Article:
I was aghast to see wingnut lunatic Andrew Bolt on the TV news this morning foaming at the mouth about this subject as he dispensed conspiracy theories about Chernobyl being a giant scam - hardly anyone died and there are few residual effects, according to our great historical revisionist. Too much kulturkampf, like too much radiation, is obviously very bad for the brain.

It was entertaining watching him trying to wage the pro-nuclear PR battle while being unable to mention global warming (he is also a vehement global warming denier, which outlines one of the dilemmas faced by those who like to parrot lines for both the coal and nuclear industries). Of course, I'd imagine all of those kids with leukaemia wouldn't find his line of argument quite so entertaining - maybe some should send him on a visit to the involuntary park and some of the nearby hospitals and villages...


Tomorrow is the 20th anniversary of the nuclear power-plant accident in Chernobyl, Ukraine, that spewed radioactive fallout across Europe. Estimates of the total number of deaths that will result range from around 9,000 (a U.N. report released last year) to 93,000 (a new Greenpeace report). The controversy stems from uncertainty about the health effects of small doses of radiation. Thyroid cancer and other thyroid abnormalities are health problems that most scientists agree are directly linked to Chernobyl, but the Greenpeace report also blames fallout for "damaging immune and endocrine systems, leading to accelerated aging, cardiovascular and blood illnesses, psychological illnesses, chromosome aberrations, and an increase of deformities in fetuses and children." The last of Chernobyl's four reactors was taken out of commission in 2000; now, the site sits quietly amidst a wide "dead zone" that has, ironically, become a kind of wildlife refuge. It almost makes it all ... wait, no it doesn't.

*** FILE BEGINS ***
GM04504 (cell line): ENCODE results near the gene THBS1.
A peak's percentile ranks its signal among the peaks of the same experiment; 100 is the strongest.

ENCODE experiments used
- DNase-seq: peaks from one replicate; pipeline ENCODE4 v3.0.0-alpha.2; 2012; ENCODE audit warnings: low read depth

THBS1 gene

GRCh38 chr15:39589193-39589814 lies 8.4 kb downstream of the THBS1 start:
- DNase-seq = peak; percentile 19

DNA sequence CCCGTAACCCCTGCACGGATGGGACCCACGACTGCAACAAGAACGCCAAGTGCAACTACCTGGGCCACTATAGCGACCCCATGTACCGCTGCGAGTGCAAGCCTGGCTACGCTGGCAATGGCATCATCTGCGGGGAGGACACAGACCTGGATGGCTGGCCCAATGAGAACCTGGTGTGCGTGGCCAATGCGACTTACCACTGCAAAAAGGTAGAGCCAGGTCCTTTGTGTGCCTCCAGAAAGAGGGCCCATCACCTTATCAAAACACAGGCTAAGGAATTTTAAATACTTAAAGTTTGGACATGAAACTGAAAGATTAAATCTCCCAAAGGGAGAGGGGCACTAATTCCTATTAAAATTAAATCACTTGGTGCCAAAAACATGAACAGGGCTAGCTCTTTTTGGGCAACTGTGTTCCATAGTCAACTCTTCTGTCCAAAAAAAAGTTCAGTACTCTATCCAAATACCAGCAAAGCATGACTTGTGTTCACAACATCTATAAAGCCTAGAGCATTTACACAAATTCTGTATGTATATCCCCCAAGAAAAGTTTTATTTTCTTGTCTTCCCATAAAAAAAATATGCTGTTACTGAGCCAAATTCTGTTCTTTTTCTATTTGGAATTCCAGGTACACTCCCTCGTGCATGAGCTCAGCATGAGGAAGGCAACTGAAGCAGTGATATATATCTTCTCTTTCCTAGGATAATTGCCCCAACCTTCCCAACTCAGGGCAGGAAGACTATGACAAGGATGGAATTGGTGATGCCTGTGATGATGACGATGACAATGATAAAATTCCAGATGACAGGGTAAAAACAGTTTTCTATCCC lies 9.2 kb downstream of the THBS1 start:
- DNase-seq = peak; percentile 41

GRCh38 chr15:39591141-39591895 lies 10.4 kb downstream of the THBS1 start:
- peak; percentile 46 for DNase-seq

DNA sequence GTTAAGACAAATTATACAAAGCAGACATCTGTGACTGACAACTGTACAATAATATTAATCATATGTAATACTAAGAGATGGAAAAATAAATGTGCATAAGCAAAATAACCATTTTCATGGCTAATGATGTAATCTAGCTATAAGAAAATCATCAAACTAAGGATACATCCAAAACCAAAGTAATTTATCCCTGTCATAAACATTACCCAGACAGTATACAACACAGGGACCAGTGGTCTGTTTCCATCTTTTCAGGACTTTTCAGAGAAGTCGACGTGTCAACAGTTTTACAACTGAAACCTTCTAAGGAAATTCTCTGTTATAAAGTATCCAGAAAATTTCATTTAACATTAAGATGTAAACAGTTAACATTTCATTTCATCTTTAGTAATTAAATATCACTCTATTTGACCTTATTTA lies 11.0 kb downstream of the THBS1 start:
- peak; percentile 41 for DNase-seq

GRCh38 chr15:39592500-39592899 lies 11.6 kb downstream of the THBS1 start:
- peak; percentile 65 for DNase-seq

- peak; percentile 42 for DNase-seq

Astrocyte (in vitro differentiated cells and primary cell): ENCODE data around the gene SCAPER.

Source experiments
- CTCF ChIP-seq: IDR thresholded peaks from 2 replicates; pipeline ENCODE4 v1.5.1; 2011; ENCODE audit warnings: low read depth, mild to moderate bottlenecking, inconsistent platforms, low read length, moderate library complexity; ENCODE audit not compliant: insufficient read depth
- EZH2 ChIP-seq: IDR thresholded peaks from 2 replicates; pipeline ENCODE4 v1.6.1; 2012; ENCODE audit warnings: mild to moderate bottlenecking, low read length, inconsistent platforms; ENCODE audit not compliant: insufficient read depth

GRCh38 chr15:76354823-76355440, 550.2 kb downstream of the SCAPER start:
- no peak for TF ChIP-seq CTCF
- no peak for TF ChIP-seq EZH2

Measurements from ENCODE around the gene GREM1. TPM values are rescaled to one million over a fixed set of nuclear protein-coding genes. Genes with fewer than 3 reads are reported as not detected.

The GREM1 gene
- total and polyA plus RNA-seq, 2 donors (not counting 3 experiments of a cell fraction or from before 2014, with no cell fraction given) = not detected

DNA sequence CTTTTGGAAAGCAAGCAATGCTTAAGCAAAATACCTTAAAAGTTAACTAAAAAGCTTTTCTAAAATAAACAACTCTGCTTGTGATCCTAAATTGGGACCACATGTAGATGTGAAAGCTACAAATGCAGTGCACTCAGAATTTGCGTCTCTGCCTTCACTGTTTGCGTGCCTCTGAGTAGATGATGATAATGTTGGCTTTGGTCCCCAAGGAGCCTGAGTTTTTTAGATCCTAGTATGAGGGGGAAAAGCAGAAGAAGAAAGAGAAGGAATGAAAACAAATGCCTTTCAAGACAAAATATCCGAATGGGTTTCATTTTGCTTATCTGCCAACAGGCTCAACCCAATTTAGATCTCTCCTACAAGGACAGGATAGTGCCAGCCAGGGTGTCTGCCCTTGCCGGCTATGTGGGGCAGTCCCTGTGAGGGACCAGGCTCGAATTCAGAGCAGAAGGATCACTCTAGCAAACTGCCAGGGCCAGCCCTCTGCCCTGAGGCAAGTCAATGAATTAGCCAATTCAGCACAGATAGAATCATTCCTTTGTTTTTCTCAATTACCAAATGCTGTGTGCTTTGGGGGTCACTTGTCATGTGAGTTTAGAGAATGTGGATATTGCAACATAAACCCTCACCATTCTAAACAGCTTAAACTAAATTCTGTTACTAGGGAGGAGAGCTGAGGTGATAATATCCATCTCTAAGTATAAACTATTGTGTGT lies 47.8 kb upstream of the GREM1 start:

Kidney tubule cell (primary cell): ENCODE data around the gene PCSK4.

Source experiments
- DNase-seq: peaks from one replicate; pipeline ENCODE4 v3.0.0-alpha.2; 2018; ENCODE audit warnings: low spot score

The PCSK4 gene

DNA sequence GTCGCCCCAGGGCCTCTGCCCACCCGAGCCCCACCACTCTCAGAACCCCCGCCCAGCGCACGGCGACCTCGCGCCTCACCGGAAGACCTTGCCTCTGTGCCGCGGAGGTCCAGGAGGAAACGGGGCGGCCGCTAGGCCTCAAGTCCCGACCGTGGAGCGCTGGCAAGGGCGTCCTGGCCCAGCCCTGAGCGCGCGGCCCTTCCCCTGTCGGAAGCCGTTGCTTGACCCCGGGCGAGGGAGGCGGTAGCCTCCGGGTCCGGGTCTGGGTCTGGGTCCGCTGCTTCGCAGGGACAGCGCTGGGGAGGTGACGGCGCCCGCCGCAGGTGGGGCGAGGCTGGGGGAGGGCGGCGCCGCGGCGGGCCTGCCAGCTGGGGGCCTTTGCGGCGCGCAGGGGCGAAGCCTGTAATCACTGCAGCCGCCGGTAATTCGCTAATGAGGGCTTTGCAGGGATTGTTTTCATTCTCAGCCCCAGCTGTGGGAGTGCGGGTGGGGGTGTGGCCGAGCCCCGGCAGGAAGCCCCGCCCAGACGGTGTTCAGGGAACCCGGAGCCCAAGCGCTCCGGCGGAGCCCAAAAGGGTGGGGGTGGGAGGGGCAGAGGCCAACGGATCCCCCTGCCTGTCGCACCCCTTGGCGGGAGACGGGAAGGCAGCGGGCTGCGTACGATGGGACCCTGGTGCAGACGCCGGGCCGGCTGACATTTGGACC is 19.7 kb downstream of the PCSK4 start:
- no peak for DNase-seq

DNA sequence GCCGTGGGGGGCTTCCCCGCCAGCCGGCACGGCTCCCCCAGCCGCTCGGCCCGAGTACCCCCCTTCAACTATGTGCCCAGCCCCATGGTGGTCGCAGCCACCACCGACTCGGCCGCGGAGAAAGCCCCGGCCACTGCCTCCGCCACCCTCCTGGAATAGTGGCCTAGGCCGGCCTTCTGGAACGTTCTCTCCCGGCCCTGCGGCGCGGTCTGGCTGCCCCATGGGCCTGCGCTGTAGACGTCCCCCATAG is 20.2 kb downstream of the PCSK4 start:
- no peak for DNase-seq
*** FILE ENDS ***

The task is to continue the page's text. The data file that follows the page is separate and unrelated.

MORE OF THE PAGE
Dave Roberts is, like MonkeyGrinder, reduced to ranting as well - in this case, about the success big PR money is having for the cancerous energy industry in terms of framing the debate as "coal vs nukes" (two unpleasant choices), instead of "coal vs nukes vs renewables" (which has an obvious winner).
One of the most frustrating things about the renewed debate over nuclear power is that it has basically been forced into the public sphere by brute force of cash. The Nuclear Energy Institute can afford to hire high-profile shills; they can blitz the press until they get some prominent placement.